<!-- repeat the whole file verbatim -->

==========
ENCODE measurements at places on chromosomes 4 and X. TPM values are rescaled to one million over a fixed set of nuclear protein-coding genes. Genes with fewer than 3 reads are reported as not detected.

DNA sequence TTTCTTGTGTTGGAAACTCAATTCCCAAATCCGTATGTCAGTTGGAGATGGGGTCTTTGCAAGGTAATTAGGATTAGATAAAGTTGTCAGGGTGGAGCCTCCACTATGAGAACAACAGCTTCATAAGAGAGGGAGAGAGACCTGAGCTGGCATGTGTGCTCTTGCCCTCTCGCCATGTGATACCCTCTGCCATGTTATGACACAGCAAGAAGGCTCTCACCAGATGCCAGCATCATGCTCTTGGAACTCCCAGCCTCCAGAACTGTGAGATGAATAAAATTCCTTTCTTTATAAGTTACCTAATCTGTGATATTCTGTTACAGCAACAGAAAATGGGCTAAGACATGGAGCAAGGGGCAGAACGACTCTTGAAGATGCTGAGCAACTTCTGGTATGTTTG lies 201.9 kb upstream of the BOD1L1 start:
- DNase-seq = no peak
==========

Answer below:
ENCODE measurements at places on chromosomes 4 and X. TPM values are rescaled to one million over a fixed set of nuclear protein-coding genes. Genes with fewer than 3 reads are reported as not detected.

DNA sequence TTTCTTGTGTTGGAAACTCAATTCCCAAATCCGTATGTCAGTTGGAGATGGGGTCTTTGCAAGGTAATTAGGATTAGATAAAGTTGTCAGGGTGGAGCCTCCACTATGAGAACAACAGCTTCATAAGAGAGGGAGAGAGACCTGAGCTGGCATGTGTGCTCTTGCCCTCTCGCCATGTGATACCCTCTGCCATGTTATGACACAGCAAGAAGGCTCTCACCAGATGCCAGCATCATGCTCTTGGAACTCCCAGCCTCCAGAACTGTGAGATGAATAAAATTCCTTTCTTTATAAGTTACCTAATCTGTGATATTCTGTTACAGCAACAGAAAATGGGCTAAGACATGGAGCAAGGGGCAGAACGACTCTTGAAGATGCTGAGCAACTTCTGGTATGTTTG lies 201.9 kb upstream of the BOD1L1 start:
- DNase-seq = no peak